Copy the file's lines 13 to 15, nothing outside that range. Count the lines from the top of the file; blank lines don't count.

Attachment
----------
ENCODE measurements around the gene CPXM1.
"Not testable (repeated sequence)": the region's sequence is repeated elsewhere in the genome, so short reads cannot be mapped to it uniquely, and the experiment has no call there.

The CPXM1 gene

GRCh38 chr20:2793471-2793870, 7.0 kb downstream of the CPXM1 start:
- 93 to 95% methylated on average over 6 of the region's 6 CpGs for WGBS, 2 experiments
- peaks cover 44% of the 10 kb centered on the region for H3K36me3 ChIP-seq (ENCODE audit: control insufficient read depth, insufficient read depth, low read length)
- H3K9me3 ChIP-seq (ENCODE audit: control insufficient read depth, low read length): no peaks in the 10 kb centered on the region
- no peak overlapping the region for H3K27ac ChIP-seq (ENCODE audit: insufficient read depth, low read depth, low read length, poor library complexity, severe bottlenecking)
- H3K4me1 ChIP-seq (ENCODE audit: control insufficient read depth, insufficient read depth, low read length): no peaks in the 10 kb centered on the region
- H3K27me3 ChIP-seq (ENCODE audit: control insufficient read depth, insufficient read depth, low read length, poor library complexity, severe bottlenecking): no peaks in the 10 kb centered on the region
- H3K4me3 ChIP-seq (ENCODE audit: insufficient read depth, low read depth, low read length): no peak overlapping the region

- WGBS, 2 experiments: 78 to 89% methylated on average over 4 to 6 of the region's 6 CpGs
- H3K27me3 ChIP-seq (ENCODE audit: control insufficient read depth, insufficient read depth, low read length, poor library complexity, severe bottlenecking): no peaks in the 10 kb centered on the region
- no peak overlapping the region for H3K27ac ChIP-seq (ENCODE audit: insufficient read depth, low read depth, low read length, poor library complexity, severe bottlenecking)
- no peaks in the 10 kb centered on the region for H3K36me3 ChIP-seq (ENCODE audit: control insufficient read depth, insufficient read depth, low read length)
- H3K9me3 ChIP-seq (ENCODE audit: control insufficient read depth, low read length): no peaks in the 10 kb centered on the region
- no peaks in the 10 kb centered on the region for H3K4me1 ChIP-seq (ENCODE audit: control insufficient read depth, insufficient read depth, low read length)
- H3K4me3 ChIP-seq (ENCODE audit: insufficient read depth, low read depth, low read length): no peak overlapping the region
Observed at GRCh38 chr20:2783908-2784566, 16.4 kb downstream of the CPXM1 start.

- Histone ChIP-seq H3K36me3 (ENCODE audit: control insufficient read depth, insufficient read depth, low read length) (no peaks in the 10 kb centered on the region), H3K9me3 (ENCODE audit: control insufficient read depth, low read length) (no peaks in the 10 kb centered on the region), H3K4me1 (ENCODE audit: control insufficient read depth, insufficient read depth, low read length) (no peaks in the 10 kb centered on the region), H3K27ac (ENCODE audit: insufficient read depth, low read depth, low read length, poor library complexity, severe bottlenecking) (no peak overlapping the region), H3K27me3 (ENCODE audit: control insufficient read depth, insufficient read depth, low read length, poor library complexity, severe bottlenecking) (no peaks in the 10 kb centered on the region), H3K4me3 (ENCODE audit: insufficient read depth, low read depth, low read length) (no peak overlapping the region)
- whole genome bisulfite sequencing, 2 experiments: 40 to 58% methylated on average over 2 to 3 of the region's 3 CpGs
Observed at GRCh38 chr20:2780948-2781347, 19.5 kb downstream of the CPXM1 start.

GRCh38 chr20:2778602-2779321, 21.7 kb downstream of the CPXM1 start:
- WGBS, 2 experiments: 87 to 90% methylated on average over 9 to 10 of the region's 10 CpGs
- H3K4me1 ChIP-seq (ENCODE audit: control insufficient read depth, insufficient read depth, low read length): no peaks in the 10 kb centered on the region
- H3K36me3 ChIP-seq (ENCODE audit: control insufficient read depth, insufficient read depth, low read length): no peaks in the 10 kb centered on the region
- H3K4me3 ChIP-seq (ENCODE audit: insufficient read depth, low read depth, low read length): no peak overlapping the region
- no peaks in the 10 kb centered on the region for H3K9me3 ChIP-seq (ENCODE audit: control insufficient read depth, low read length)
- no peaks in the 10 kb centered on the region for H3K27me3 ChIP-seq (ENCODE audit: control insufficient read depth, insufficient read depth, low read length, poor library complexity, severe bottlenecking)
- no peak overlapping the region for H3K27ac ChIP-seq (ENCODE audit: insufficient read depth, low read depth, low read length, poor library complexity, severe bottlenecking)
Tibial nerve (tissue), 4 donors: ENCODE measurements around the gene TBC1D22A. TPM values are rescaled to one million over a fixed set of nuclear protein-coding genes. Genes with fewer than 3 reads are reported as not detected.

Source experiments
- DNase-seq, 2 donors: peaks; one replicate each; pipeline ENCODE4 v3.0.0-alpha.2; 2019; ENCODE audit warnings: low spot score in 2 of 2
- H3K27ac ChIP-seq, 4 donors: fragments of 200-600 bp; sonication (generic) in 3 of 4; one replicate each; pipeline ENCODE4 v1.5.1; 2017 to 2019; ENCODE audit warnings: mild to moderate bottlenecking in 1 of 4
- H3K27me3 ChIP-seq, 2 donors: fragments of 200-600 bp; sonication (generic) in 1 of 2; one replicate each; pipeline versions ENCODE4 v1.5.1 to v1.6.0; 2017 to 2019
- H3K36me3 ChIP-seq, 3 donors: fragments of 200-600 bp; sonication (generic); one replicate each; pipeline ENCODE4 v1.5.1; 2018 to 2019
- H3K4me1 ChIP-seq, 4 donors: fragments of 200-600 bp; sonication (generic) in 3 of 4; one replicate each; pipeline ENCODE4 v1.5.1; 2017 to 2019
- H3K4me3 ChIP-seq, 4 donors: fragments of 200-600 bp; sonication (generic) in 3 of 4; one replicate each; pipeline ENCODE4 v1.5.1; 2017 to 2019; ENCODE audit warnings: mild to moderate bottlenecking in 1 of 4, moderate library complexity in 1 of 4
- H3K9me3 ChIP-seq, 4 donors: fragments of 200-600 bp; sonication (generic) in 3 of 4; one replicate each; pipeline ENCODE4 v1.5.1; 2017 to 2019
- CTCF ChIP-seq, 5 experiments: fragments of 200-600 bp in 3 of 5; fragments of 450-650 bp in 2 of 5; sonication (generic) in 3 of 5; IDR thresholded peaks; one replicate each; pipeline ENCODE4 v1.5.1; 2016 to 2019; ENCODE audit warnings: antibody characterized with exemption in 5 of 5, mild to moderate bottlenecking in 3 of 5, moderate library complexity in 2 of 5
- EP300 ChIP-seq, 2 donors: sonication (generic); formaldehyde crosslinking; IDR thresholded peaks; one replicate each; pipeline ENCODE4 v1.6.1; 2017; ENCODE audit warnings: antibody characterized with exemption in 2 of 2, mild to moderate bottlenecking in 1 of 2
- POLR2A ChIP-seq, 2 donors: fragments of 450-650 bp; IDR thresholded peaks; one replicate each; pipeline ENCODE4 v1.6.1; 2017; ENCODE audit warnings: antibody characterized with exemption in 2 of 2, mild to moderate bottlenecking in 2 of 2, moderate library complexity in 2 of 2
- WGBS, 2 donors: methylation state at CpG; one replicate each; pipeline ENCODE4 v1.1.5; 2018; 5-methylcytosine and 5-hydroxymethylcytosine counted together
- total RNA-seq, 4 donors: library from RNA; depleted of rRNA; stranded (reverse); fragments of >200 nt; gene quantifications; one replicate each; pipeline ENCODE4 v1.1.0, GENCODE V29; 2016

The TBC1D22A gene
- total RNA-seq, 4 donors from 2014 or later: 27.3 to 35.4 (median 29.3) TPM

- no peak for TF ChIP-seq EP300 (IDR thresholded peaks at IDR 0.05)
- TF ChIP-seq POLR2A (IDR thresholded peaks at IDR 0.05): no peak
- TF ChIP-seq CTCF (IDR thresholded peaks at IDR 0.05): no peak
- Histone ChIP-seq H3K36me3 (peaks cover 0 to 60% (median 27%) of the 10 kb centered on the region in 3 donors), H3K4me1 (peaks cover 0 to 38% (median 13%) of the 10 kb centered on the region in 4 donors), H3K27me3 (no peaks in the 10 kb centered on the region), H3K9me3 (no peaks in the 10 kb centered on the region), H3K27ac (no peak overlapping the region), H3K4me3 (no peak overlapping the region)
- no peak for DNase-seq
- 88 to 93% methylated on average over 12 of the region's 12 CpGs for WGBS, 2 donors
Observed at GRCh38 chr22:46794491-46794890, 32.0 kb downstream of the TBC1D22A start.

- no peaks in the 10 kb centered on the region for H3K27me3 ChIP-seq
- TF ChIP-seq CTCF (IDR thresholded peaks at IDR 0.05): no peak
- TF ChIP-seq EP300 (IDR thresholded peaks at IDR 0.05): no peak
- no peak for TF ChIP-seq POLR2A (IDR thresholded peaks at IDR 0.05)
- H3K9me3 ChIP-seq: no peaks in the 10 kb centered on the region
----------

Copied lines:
- H3K27me3 ChIP-seq (ENCODE audit: control insufficient read depth, insufficient read depth, low read length, poor library complexity, severe bottlenecking): no peaks in the 10 kb centered on the region
- no peak overlapping the region for H3K27ac ChIP-seq (ENCODE audit: insufficient read depth, low read depth, low read length, poor library complexity, severe bottlenecking)
- no peaks in the 10 kb centered on the region for H3K36me3 ChIP-seq (ENCODE audit: control insufficient read depth, insufficient read depth, low read length)